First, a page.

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February 14, 2024 | Katelyn Keenehan

Lynne Parker plans to level up Tennessee’s approach to artificial intelligence

Lynne Parker is collaborating with the University of Tennessee, Knoxville to introduce a specialized academic program titled "Applied AI." This program aims to explore the intersection of artificial intelligence with various college majors.

Dr. Lynne Parker, the Associate Vice Chancellor and Director for the AI Tennessee Initiative at the University of Tennessee, Knoxville (UTK), has had an astounding career on the front lines of the rollout of artificial intelligence (AI) locally and nationwide.

She has held roles as the Director of the National Artificial Intelligence Initiative Office, Deputy United States Chief Technology Officer, and Assistant Director of Artificial Intelligence at the White House Office of Science and Technology Policy (OSTP). Now, we have her expertise in Knoxville, Tennessee to help our state mitigate the rollout of AI in various spaces.

She shared her long list of experiences and rollout strategies with the Thought Leaders in Action group at PYA headquarters on Monday morning.

According to Parker, nearly every major industry in the United States is about to be shaken by AI technologies: healthcare, education, agriculture, manufacturing, industrial, cyber security, infrastructure, you name it, and AI likely has a place somewhere along the pipeline of the industry.

With those changes comes a sense of fear from the public.

“People always ask me ‘Is AI going to replace my job?’ and my answer is ‘No, but someone who knows how to leverage AI tools in the workforce will,’” Parker said.

Grandview Research says the AI market in the U.S. will be worth $1.8 trillion by 2030, and more than 500,000 jobs in Tennessee alone will be either replaced or augmented by AI.

Parker saw this coming. She had been advocating for AI policy, executive orders, and national, state, and local budgets years before the general public knew what artificial intelligence even was. She played a big role in implementing the American Artificial Intelligence Initiative, which is the United States’ standing national strategy for maintaining American leadership in AI. Former President Donald Trump signed an Executive Order launching that initiative in 2019. Then, the National AI Initiative Office was launched in January 2021 to continue the management of AI in the U.S., to which Parker was named the first Director.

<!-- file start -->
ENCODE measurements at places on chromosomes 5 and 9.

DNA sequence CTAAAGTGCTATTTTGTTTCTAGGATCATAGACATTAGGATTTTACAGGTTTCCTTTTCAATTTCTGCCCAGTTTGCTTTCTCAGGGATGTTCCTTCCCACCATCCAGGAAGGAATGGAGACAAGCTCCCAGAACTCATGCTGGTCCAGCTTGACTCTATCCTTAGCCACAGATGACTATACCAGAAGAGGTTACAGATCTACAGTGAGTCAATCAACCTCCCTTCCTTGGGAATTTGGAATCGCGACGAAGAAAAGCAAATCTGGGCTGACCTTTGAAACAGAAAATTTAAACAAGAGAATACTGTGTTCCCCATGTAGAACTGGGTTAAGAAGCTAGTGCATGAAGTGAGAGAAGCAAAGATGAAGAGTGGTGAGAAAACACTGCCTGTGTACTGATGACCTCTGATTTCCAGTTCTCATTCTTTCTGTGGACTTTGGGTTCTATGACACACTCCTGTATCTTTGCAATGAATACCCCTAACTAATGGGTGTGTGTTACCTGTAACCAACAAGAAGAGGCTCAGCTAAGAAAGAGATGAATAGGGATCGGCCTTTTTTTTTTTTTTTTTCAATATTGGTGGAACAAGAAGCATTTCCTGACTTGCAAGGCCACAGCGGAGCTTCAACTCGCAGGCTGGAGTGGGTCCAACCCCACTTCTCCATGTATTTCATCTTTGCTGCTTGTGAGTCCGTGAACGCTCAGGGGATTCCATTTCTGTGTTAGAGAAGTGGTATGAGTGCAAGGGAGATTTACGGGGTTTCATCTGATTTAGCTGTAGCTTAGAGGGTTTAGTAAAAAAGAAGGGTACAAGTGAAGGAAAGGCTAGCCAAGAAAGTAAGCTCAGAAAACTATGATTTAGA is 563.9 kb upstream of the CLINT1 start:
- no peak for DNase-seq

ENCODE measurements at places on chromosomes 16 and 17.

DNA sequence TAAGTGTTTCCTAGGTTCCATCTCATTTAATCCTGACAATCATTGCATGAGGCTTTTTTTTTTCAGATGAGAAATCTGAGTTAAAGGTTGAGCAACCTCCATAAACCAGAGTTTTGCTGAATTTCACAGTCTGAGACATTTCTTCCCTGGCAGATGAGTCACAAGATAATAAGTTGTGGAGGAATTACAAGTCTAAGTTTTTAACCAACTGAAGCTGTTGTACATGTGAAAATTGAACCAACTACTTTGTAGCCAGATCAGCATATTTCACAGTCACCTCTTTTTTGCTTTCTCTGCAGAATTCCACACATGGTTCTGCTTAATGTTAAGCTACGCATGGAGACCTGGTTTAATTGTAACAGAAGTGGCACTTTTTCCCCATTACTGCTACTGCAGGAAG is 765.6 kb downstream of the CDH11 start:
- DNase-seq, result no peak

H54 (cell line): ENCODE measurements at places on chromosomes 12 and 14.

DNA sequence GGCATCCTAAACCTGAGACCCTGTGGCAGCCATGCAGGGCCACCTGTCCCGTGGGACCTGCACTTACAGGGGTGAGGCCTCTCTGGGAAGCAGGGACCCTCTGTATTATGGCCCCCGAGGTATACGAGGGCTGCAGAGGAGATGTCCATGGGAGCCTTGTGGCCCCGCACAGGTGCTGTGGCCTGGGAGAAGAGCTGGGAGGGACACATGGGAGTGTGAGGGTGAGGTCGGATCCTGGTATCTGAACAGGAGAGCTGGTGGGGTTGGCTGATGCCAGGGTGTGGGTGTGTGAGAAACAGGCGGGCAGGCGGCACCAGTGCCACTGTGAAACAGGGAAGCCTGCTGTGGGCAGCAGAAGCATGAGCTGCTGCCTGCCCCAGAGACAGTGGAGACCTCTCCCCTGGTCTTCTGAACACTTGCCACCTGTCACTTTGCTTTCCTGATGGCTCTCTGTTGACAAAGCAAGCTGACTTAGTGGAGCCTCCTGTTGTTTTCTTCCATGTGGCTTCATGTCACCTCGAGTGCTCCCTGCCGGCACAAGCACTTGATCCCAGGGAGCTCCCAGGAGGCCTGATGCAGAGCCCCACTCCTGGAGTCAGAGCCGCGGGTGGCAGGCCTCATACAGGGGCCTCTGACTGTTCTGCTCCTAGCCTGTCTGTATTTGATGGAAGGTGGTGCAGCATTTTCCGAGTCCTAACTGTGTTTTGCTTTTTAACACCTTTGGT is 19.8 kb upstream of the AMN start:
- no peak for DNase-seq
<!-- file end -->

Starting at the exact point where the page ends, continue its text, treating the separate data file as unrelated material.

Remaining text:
Throughout her years of service, Parker’s goal has always been the same, to advocate for policies that keep AI safe, ethical, and as a benefit to the American people. While she may no longer be operating AI Initiatives on the national level, she is continuing her efforts in Tennessee. Across the board of majors at UTK, Parker advocates for AI courses in every field of study.

She wants Tennessee to become a national and global leader in the data-intensive knowledge economy.

“Our best course of action is to look at the things Tennessee already excels in and find ways to implement innovative AI,” she said. “For example, manufacturing and transportation are two areas where we have a big national economic impact. Those are key areas where we as a state need to develop AI so we can stay at the forefront of production. Otherwise, we risk losing our competitive edge as a state.”

There are a few things in the pipeline at UTK that attack this initiative directly. First, the university (with the help of Parker) launched an AI 101 Course in the fall of 2023. It is an introductory offering that investigates Artificial Intelligence and its global impacts. The university also just launched “AI 401: Exploring the World of AI” at the beginning of this semester.

Parker has even bigger, broader plans. She is working with the UTK to launch a major dedicated to AI, as it relates to other fields of study. It would be called “Applied AI,” and Parker hopes the multidisciplinary degree program will launch in the Fall of 2024. It would allow a student to major in anything they want and add an “Applied AI” degree to it.

For example, Jane Doe could major in Marketing with Applied AI, to see how AI could streamline marketing processes. Or John Doe could major in Biomedical Engineering with Applied AI to see how different systems and innovations could change the landscape.

Parker envisions a future where UTK students graduate with an all-encompassing knowledge about how they can leverage AI skills in the workforce.

For more information on UTK’s initiatives with AI, check out their website.


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